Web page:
Whenever I see panel boxes where breakers have been added, or changed, I have to think that altering (or adding to) the electrical panel box is serious business.
This is a house with a basement "finished" without a permit. I know this because of all the things found that are not to code (and I am not the code inspector) or professionally. Always basements without permits are "finished" by people who THINK they know what they are doing.
The cliche applies: we don't know what we don't know.
I am especially bothered when breakers are installed but they are not serviced by properly-sized cables.
Current flowing through conductors dissipates heat, and the greater the current, the greater the heat. Too much current and things overheat. Sometimes things overheat dramatically and fire happens.
Over-current protection in homes comes in the form of circuit breakers (or fuses in older homes). They are designed to LIMIT the amount of current to a safe level. If the current exceeds that level, the breaker or fuse will turn off the circuit - they will trip.
But what if the over-current protection device is inappropriately rated so they it allows more current to flow than the connected wires are able to safely conduct?
THAT IS A BIG PROBLEM!
It's a problem because, of course, it is incorrect. But it's also a problem because it indicates unprofessional or uncaring work.
IF WHAT I CAN SEE IS SO BOTHERSOME, WHAT ABOUT WHAT I CANNOT SEE?
What might be going on inside the walls of, say, a "finished" basement, not done with a permit?
Notice the black and red cables in the photo. They each service 30amp circuit breakers. Notice how fat they are?
Now look at the two lowest breakers on the left. They are also 30amp breakers. See the size of the cables servicing them? Hard to tell, but they look to be 15amp cables!
Under the panel box is a receptacle labeled, with a magic marker, "220 Only." Into it is plugged a large 220 volt air compressor.
It might be that used to be a regular 15amp receptacle that used to service the garage. Did somebody pump it up with 30amp breakers, so a 220 air compressor could be used?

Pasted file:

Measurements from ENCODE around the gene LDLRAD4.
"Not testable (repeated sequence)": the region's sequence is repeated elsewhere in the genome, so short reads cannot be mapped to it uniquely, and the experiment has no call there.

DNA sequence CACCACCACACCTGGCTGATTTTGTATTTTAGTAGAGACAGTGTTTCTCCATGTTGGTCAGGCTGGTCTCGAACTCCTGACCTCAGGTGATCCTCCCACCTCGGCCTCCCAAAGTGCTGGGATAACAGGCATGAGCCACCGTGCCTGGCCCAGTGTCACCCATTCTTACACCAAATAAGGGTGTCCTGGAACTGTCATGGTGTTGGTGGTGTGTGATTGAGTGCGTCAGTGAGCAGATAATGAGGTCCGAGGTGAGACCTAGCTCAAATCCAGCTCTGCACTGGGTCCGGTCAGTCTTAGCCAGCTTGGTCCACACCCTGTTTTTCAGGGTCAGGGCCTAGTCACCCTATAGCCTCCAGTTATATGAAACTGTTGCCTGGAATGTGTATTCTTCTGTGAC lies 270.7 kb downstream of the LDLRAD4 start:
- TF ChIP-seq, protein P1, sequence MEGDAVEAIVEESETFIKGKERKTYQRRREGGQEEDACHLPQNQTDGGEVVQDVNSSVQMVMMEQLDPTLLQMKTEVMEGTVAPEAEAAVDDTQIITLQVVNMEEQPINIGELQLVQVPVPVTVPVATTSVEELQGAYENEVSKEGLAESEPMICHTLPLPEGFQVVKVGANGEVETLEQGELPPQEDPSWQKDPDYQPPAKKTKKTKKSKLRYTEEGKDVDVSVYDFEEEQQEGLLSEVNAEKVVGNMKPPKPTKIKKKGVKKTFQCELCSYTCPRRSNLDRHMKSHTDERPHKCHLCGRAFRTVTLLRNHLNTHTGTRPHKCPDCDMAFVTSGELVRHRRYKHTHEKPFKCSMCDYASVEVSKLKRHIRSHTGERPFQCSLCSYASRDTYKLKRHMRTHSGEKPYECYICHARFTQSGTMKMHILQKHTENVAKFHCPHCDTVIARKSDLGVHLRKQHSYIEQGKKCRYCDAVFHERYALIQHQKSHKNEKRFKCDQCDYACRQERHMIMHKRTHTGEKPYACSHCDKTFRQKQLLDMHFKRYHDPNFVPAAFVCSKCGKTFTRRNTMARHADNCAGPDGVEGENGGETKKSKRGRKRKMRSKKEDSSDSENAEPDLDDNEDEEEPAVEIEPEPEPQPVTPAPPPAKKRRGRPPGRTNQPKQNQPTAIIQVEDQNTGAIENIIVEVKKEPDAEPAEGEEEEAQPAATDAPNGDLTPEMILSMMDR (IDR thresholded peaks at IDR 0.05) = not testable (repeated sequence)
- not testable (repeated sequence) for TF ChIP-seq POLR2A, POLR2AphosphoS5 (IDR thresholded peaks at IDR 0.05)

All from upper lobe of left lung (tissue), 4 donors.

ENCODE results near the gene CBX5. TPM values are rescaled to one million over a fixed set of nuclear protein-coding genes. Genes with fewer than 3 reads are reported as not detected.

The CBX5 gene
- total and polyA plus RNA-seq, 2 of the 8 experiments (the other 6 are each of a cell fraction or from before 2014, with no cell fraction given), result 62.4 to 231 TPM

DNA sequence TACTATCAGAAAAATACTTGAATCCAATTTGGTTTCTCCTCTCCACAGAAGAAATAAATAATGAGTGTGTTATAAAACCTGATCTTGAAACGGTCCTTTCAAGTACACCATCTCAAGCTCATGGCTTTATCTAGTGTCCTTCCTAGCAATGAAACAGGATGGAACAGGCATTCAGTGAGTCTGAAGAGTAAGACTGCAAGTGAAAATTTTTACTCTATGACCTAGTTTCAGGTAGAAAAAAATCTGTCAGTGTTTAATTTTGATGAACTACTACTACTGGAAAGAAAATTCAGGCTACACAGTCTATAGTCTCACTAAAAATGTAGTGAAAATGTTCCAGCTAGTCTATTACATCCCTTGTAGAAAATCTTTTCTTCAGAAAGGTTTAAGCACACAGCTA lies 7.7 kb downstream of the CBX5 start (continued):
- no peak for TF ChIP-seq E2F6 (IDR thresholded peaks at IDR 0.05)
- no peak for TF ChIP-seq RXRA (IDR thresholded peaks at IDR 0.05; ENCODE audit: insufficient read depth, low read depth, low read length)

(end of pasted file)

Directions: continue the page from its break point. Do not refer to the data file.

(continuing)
The 20amp breaker above them is serviced with the same size cable. And it is also new. It may service the basement. It's so labeled, but I don't trust that.
It is licensed electrician time.
The amount of current that can safely flow is determined by many things:
1. The type of conductor - copper or aluminum.
2. It gauge (thickness) - fatter cables carry more current.
3. The insulation temperature rating.
4. The ambient temperature. This is important. A cable passing through the attic can carry current than it could in cooler areas. So it must be sized differently.
5. Whether the cable passes through thermal insulation that might allow heat to accumulate. This dissipation of heat is why cables are not bundled.
Important: in 2005 the NEC tightened rules regarding ambient heat and required that cables be rated for 90 degrees Centigrade (194 Fahrenheit) instead of the older 60C (which is 140F). MOST OLDER INSTALLATIONS DID NOT USE CABLES RATED FOR 90C, AND MAY BE LESS SAFE.
This is why installing newer appliances or light fixtures in older homes with older wiring may require an entirely new wiring job. Many instruction manuals so specify, but hey, who reads instructions?
My recommendation: it is essential that a panel box be investigated, particularly when a homeowner or other non-professional has been in there doing their "work." Too many things can go wrong and a buyer will inherit all that. Certainly in these cases an electrician needs to evaluate and rectify any improper goings on.
Note: this inspection was with Cindy Jones of ActiveRain. The buyer was not present. At one point I did not trust the drain for the "finished" bathroom in the "finished" basement. I thought the flushed toilet water might pass through the shower drain and introduce itself into the air. So I had Cindy flush the toilet while I smelled the shower drain and watched the water in the trap. While the fabled "refrigerator repairman butt" was not displayed, I apologize to her for the view and to you for the image you now have in your head...
Jay Markanich Real Estate Inspections, LLC
Based in Bristow, serving all of Northern Virginia.
Office (703) 330-6388 Cell (703) 585-7560